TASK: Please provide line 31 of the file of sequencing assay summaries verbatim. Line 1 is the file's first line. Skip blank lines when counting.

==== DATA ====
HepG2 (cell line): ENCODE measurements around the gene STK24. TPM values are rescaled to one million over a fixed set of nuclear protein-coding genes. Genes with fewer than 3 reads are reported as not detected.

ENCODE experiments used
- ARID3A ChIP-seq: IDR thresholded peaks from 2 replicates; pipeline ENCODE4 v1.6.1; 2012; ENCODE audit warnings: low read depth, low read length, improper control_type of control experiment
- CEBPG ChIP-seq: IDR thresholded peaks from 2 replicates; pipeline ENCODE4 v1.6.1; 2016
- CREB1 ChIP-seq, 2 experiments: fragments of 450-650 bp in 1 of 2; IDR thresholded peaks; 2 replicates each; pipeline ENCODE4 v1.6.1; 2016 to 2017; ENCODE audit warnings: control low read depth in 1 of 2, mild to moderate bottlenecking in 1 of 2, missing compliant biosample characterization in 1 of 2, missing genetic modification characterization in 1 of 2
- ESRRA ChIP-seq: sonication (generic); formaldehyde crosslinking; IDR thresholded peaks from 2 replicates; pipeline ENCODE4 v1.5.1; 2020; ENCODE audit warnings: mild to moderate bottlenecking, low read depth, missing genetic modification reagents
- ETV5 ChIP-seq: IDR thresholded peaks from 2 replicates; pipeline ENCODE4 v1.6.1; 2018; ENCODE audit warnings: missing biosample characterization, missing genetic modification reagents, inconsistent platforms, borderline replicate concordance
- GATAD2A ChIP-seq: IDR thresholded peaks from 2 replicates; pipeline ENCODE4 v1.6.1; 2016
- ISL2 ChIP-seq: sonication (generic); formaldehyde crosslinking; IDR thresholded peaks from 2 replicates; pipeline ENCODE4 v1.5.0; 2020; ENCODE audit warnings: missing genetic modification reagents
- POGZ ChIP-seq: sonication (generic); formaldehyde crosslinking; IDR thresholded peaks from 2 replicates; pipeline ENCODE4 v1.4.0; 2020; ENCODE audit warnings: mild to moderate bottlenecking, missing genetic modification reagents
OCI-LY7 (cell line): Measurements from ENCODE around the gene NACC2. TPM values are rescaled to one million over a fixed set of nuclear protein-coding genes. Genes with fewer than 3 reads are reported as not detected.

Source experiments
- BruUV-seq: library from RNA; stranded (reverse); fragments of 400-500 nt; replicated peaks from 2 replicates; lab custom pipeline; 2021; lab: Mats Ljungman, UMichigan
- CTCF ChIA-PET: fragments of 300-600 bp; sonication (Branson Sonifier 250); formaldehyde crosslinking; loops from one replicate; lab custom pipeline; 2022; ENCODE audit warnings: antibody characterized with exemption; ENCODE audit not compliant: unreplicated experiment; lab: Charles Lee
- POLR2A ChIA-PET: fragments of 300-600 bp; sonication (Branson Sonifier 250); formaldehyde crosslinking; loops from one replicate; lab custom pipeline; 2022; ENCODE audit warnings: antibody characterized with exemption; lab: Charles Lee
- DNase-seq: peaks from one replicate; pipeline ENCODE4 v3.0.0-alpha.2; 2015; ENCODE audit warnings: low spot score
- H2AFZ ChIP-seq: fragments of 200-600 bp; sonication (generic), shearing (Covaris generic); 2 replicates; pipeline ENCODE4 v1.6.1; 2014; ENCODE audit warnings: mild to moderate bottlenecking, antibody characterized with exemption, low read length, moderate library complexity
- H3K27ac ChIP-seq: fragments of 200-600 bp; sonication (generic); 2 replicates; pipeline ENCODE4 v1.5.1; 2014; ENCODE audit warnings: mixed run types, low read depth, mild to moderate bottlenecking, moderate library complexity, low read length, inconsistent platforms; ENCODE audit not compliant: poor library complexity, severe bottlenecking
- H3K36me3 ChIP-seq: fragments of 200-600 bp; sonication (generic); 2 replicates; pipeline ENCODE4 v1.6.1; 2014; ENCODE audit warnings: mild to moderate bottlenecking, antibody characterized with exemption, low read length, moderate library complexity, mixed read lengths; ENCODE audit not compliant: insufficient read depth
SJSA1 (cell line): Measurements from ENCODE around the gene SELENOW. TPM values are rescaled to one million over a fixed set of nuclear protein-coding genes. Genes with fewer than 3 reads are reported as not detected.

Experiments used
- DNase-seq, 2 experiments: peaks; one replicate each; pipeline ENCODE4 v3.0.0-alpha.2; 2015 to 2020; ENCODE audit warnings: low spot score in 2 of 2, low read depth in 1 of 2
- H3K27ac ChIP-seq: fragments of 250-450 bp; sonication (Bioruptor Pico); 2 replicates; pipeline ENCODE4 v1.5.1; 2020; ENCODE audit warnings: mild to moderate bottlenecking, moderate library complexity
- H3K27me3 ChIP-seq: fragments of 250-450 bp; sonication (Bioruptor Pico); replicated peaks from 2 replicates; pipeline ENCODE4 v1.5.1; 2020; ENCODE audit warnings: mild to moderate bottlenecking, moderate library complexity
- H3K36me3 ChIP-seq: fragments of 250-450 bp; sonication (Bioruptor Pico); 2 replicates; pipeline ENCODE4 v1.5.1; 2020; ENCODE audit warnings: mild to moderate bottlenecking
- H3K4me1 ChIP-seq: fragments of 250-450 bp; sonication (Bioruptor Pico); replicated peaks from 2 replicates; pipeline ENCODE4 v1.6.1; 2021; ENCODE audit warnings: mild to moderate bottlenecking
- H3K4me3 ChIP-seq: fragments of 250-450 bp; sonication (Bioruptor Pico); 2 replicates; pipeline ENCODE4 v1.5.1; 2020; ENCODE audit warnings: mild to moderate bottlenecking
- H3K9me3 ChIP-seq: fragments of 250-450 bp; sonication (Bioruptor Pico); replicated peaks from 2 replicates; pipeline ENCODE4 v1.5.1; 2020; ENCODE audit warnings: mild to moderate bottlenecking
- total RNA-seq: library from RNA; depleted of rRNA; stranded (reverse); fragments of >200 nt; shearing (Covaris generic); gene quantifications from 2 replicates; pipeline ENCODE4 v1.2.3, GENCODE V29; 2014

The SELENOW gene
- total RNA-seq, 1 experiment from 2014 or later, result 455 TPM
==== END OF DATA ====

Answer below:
- total RNA-seq, 1 experiment from 2014 or later, result 455 TPM